The National Federation for Just Communities is doing critical anti-bias work to lay the foundation for a return of young, creative professionals to the Buffalo Niagara area, the head of the region’s largest business advocacy organization told NFJC members Wednesday during the group’s annual luncheon.
Dottie Gallagher-Cohen, president and chief executive officer of the Buffalo Niagara Partnership, talked about the importance of the NFJC’s work toward overcoming bias, racism and discrimination in the region.
“You’re doing this out of the goodness of your heart but, really, the work that you’re doing is a difference-maker in terms of whether or not Buffalo will cross over and attain its true potential in a renaissance,” Gallagher-Cohen said in her keynote address in the Buffalo Hyatt Regency.
While the city is witnessing a plethora of new commercial projects in the medical corridor, at Canalside and HarborCenter downtown, Gallagher-Cohen said it’s not just about the projects.
“It’s really about the efforts that are going into trying to revive our economy, So when NFJC talks about creating a just community, where everyone is valued and included, that’s exactly what’s required to get us over the finish line in Buffalo’s renaissance,” she said.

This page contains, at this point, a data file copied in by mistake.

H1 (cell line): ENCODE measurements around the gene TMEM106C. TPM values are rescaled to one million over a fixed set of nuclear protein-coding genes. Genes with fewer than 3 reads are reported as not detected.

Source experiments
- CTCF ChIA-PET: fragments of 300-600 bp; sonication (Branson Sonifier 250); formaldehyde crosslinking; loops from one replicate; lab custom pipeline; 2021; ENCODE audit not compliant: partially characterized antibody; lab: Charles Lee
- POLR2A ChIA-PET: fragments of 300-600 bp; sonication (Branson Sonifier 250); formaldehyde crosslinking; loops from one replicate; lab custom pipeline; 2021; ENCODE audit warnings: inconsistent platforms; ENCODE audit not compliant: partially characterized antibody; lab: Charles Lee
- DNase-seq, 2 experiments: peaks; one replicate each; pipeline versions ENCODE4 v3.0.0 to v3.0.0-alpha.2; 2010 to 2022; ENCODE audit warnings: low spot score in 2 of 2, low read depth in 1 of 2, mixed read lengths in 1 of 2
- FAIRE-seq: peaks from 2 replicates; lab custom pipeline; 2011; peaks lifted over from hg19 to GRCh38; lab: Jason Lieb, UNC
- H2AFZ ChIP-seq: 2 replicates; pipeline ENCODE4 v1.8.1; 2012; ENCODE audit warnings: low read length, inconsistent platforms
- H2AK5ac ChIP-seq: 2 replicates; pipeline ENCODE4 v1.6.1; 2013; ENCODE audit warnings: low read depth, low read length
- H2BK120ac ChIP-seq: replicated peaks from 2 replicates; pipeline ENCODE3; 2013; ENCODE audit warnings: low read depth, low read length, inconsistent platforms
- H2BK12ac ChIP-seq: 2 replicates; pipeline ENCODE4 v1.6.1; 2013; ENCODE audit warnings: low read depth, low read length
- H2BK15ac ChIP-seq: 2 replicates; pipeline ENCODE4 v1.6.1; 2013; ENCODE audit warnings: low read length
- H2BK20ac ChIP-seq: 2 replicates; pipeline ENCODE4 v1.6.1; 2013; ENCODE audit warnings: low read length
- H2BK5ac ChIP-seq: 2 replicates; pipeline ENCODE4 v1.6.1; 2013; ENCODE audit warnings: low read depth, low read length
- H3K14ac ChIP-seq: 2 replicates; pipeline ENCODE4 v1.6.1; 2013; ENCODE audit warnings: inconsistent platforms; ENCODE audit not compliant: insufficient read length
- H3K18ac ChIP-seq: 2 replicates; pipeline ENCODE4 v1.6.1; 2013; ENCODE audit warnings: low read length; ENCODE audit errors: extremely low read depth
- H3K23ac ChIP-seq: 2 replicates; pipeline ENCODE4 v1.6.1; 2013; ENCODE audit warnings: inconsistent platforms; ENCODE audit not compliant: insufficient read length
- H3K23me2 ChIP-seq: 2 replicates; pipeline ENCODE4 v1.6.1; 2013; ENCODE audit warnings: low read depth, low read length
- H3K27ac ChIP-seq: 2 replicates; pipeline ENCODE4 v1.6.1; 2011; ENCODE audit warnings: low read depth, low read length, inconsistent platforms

Gallagher-Cohen said that, for the first time in decades, recent data shows Buffalo increasing its population of young people between the ages of 20 and 34.
“We are growing our population at a rate greater than the national average, which is really a sea change for us,” she said.
To sustain the potential of that vibrant and creative young workforce – a socioeconomic class that Gallagher-Cohen described as a key driving force in the economic development of post-industrial cities like Buffalo – it is necessary for the region to cultivate an air of tolerance and diversity. She said they are hallmarks of “creative cities.”
Such places, she said, are marked by a highly talented, educated and skilled workforce; a technological infrastructure that helps fuel an entrepreneurial culture; and a diverse community with a live-and-let-live ethos. Increasingly, she said, young people express that they want to live in places where artists, gay people and other unconventional residents are valued.
“The conventional wisdom of (moving) to a city to get a job ... has changed. Young people now say where am I going to live, and I’ll find a job when I get there,” Gallagher-Cohen said.
“This gradual shift in values is something that makes the work that you do here incredibly important,” she said.